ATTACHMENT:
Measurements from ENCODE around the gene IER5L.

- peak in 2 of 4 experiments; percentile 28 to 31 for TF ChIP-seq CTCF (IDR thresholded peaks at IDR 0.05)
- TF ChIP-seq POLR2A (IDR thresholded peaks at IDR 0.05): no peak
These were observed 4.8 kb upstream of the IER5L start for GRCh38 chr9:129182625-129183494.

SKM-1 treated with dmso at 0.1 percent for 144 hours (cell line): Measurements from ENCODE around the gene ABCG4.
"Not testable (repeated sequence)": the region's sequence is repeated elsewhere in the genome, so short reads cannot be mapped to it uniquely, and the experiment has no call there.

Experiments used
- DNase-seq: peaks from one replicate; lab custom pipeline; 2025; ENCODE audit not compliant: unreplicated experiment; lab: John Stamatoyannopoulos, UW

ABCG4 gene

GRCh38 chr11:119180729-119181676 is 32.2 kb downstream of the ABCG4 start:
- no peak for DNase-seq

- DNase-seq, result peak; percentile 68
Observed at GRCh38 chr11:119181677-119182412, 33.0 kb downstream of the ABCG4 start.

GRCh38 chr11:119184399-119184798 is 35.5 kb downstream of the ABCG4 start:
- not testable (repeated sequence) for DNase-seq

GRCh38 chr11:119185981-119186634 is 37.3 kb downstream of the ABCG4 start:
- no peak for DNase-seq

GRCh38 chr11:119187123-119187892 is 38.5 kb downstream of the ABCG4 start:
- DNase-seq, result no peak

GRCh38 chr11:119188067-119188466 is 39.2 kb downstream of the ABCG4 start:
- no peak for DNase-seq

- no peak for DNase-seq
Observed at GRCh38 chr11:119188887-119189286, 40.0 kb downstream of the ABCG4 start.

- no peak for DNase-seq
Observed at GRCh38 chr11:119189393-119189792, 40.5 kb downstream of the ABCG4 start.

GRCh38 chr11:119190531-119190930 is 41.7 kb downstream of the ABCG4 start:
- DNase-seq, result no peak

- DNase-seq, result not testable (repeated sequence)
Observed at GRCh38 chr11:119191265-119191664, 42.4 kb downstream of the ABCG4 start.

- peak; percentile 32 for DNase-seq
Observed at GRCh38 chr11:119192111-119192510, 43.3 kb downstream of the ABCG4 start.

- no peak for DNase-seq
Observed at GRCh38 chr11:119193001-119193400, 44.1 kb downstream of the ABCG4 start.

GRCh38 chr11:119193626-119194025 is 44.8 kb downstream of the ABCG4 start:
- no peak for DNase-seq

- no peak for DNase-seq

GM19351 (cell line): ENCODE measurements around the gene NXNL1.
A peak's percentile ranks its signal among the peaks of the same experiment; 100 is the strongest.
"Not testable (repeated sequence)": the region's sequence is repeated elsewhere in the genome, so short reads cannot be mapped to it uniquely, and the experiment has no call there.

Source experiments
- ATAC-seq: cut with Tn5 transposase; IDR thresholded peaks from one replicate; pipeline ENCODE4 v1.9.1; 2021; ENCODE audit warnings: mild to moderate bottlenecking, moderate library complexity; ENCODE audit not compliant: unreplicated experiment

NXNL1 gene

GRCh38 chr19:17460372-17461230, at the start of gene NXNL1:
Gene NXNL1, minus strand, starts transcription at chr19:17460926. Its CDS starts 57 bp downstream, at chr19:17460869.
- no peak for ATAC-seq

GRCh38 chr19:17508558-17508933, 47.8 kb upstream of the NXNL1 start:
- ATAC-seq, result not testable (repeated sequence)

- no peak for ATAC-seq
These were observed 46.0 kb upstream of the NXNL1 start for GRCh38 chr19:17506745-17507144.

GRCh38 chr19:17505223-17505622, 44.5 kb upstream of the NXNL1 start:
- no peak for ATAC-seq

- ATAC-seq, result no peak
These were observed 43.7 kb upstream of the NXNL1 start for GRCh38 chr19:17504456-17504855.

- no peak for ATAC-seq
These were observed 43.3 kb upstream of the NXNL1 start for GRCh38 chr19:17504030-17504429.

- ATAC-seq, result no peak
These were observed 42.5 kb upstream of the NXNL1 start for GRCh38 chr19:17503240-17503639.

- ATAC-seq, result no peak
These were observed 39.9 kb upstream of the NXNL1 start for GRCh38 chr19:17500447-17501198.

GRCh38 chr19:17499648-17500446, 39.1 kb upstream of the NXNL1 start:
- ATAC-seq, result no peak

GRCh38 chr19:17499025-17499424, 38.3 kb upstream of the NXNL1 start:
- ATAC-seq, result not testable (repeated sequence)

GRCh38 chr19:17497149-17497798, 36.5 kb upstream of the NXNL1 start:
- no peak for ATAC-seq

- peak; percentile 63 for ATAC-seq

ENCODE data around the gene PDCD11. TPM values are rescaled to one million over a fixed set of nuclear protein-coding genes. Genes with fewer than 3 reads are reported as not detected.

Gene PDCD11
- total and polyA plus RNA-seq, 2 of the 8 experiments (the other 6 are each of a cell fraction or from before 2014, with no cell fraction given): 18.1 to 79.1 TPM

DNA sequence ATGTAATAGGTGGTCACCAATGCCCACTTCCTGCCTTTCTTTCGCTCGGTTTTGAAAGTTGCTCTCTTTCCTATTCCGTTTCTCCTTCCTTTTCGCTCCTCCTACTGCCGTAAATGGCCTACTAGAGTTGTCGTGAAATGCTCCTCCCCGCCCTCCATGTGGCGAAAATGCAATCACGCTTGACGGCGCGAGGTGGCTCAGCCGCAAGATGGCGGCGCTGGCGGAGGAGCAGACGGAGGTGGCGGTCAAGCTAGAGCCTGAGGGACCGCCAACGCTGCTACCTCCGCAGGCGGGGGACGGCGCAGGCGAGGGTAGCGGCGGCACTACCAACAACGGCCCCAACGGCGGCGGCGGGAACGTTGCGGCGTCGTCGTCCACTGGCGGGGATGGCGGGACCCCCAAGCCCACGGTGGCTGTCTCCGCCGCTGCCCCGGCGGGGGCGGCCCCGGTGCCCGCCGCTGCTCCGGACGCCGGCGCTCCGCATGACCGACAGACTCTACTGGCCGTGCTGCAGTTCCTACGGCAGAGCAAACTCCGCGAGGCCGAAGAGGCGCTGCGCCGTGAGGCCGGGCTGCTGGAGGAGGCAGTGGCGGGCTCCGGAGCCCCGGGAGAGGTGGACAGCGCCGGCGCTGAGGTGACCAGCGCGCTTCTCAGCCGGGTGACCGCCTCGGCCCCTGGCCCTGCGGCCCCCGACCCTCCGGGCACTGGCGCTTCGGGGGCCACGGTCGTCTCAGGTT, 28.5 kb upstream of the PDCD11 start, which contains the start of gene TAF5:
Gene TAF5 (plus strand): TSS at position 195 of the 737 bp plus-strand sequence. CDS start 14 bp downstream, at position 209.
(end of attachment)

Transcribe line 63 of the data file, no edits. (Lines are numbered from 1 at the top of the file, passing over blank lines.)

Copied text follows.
- ATAC-seq, result not testable (repeated sequence)